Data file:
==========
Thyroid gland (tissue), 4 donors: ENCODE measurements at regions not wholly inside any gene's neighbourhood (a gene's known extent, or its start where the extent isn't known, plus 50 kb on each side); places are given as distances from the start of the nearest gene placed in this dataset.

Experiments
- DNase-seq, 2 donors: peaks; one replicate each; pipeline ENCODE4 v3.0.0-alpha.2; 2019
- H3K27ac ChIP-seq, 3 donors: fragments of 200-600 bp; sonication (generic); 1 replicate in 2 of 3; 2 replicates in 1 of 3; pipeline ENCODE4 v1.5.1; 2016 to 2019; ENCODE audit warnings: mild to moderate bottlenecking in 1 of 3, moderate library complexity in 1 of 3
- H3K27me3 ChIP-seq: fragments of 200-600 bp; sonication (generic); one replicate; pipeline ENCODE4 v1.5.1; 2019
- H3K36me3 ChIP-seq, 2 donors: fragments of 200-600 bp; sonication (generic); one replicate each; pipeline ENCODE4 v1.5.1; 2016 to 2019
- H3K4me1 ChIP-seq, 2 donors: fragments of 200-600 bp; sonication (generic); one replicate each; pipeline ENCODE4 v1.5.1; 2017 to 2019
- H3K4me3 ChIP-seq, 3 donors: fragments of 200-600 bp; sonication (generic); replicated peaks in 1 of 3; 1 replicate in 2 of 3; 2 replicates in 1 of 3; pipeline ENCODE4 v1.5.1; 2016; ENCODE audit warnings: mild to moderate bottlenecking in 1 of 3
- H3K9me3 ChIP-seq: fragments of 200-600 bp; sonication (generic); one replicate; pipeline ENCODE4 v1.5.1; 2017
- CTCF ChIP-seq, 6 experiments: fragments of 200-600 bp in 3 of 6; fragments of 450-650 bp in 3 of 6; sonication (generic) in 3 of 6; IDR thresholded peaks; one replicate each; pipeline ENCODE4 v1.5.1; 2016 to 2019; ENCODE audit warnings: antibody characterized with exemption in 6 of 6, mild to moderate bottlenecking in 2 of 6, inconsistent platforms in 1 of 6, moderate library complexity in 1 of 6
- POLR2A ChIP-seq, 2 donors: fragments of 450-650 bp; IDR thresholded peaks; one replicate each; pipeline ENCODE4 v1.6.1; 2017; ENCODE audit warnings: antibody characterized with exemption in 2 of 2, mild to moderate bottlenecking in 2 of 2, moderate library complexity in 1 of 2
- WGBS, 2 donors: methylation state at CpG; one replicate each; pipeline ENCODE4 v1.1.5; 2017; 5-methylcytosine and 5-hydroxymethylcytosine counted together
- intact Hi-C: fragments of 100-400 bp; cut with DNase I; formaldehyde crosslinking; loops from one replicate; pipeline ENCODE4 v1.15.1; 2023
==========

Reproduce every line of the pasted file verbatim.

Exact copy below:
Thyroid gland (tissue), 4 donors: ENCODE measurements at regions not wholly inside any gene's neighbourhood (a gene's known extent, or its start where the extent isn't known, plus 50 kb on each side); places are given as distances from the start of the nearest gene placed in this dataset.

Experiments
- DNase-seq, 2 donors: peaks; one replicate each; pipeline ENCODE4 v3.0.0-alpha.2; 2019
- H3K27ac ChIP-seq, 3 donors: fragments of 200-600 bp; sonication (generic); 1 replicate in 2 of 3; 2 replicates in 1 of 3; pipeline ENCODE4 v1.5.1; 2016 to 2019; ENCODE audit warnings: mild to moderate bottlenecking in 1 of 3, moderate library complexity in 1 of 3
- H3K27me3 ChIP-seq: fragments of 200-600 bp; sonication (generic); one replicate; pipeline ENCODE4 v1.5.1; 2019
- H3K36me3 ChIP-seq, 2 donors: fragments of 200-600 bp; sonication (generic); one replicate each; pipeline ENCODE4 v1.5.1; 2016 to 2019
- H3K4me1 ChIP-seq, 2 donors: fragments of 200-600 bp; sonication (generic); one replicate each; pipeline ENCODE4 v1.5.1; 2017 to 2019
- H3K4me3 ChIP-seq, 3 donors: fragments of 200-600 bp; sonication (generic); replicated peaks in 1 of 3; 1 replicate in 2 of 3; 2 replicates in 1 of 3; pipeline ENCODE4 v1.5.1; 2016; ENCODE audit warnings: mild to moderate bottlenecking in 1 of 3
- H3K9me3 ChIP-seq: fragments of 200-600 bp; sonication (generic); one replicate; pipeline ENCODE4 v1.5.1; 2017
- CTCF ChIP-seq, 6 experiments: fragments of 200-600 bp in 3 of 6; fragments of 450-650 bp in 3 of 6; sonication (generic) in 3 of 6; IDR thresholded peaks; one replicate each; pipeline ENCODE4 v1.5.1; 2016 to 2019; ENCODE audit warnings: antibody characterized with exemption in 6 of 6, mild to moderate bottlenecking in 2 of 6, inconsistent platforms in 1 of 6, moderate library complexity in 1 of 6
- POLR2A ChIP-seq, 2 donors: fragments of 450-650 bp; IDR thresholded peaks; one replicate each; pipeline ENCODE4 v1.6.1; 2017; ENCODE audit warnings: antibody characterized with exemption in 2 of 2, mild to moderate bottlenecking in 2 of 2, moderate library complexity in 1 of 2
- WGBS, 2 donors: methylation state at CpG; one replicate each; pipeline ENCODE4 v1.1.5; 2017; 5-methylcytosine and 5-hydroxymethylcytosine counted together
- intact Hi-C: fragments of 100-400 bp; cut with DNase I; formaldehyde crosslinking; loops from one replicate; pipeline ENCODE4 v1.15.1; 2023